Hearsay is any information gathered by one person from another person who has first-hand knowledge of the information. This information may involve a condition, event, or object of which the person gathering the information has no first-hand knowledge. In other words, the person did not have any direct or personal experience and cannot testify in court about it. Information that is second-hand is typically not admissible in court unless it falls under specific exceptions.
Yes. Even if the person with the first-hand knowledge is available to testify, the second-hand evidence can be admitted under the following circumstances:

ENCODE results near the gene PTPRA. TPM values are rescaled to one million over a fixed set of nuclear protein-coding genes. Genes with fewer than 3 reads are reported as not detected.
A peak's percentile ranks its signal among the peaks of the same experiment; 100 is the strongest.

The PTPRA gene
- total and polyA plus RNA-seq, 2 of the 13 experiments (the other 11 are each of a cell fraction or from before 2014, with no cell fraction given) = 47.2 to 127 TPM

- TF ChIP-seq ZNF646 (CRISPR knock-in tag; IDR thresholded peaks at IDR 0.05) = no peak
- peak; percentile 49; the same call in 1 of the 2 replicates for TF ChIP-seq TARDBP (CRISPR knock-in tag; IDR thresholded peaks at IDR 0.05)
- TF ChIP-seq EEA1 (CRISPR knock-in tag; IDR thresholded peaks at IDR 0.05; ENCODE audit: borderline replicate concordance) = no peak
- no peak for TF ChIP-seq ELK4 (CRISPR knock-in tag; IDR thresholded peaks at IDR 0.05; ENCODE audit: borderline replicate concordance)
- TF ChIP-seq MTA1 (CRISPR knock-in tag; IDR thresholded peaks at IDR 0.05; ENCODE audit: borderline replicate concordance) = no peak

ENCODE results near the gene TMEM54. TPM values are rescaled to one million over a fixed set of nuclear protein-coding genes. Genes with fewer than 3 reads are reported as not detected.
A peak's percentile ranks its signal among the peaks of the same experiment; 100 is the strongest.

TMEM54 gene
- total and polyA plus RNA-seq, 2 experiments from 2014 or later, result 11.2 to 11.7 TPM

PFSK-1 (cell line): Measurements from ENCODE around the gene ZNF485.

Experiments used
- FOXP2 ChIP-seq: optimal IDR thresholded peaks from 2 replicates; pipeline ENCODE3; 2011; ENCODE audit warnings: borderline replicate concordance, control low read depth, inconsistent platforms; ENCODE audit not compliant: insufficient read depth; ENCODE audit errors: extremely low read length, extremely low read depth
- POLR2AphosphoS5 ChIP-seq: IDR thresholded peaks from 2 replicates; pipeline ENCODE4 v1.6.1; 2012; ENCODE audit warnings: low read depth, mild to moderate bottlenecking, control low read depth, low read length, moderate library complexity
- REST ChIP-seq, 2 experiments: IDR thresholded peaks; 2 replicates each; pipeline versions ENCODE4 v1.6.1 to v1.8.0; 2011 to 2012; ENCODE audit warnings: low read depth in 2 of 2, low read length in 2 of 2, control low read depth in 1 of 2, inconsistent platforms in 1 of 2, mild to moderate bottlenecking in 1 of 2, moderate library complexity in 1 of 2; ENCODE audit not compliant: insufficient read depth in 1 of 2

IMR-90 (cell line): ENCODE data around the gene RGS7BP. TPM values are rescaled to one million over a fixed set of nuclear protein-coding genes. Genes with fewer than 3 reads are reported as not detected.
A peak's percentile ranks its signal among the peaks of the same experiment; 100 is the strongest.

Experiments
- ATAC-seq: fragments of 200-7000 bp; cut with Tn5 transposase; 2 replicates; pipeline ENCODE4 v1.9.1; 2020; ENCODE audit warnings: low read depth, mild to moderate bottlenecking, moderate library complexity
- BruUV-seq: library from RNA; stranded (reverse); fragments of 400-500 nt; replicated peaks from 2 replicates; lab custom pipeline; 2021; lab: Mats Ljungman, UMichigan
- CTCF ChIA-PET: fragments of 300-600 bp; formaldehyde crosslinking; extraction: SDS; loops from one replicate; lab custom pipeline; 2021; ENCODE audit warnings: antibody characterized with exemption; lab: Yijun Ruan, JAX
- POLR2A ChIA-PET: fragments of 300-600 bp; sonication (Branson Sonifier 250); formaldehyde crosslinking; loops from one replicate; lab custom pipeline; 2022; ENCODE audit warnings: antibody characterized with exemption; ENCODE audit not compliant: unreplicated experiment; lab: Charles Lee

Yes, prior statements that are considered inconsistent may be allowed at trial in some states. It depends on the rules of procedure for that state.
Yes. Any time a defendant admits guilt, it can be included at trial even if it is hearsay. This is because it may be assumed that a person would not admit to being guilty.
Whether a statement made by someone unable to testify is admissible depends on the statement. Hearsay may be included if the person is not available to testify if:
Sometimes, you may need to rely on hearsay evidence to prove your innocence in a criminal case. Thus, it is in your best interest to contact a criminal attorney about what hearsay evidence is admissible. The attorney will inform you of what hearsay evidence may be admissible in your case and assist you in putting together a defense strategy to defend yourself against criminal charges.
Last Modified: 11-28-2015 10:14 AM PSTLaw Library Disclaimer
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